(ca. 384-322 BC)

"a000rxh\ a!ndra dei/knusin"

"Power reveals the man"

Demosthenes was considered "the greatest of the Attic orators" of the first century BC. Demosthenes was part of a very wealthy family in Athens. When Demosthenes was young, his parents died and the family estate was left in the hands of a few guardians. The guardians had squandered the family fortune by the time Demosthenes was old enough to inherit it. At this time, Demosthenes sued the guardians in order to regain the money that they had lost. He prosecuted the case so well that people began to ask him to orate on their behalf and to provide them with counsel.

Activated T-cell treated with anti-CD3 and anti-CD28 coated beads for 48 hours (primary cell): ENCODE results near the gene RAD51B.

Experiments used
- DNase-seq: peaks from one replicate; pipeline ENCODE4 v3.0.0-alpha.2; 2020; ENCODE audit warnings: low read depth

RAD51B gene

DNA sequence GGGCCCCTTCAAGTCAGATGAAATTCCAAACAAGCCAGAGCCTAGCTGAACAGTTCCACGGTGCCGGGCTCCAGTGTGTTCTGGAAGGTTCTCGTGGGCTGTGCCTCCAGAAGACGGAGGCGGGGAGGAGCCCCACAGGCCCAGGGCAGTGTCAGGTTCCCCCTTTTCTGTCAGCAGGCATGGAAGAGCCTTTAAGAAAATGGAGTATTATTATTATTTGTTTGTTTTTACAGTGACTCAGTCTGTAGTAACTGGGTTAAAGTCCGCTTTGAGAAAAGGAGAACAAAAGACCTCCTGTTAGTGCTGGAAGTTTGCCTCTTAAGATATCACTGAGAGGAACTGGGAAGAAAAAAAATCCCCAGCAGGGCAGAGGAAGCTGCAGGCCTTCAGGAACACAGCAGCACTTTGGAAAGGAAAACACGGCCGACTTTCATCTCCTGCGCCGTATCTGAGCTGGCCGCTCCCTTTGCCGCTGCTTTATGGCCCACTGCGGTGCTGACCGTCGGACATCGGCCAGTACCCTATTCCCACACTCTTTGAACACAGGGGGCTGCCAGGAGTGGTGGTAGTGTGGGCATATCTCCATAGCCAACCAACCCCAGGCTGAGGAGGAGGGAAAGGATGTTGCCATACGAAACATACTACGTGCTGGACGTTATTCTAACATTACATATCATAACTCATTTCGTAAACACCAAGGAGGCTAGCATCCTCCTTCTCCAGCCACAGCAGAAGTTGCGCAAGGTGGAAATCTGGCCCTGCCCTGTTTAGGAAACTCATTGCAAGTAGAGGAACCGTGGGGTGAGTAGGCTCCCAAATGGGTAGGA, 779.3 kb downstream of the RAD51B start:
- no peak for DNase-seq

Demosthenes had many very important Athenian figures as clients. One of these was a banker, Phormio. Phormio was one of the richest men in Athens. Demosthenes won many cases for him. In one suit, the jury awarded Phormio 20 talents (approximately $10 million) after hearing only Demosthenes' argument. They didn't even bother to listen to the other side as his argument was so convincing.

Demosthenes became more involved in public affairs cases in 355 BC. He continued to prosecute private cases throughout his career, but his main interest was in public policy. In particular, he liked to deal with affairs between Athens and Macedonia. It is for these public affairs cases that he is especially remembered.


"Demosthenes." Britannica Student Encyclopedia. 2003.

"Demosthenes." Perseus Encyclopedia.

G. Jones, St. Paul's School, 2003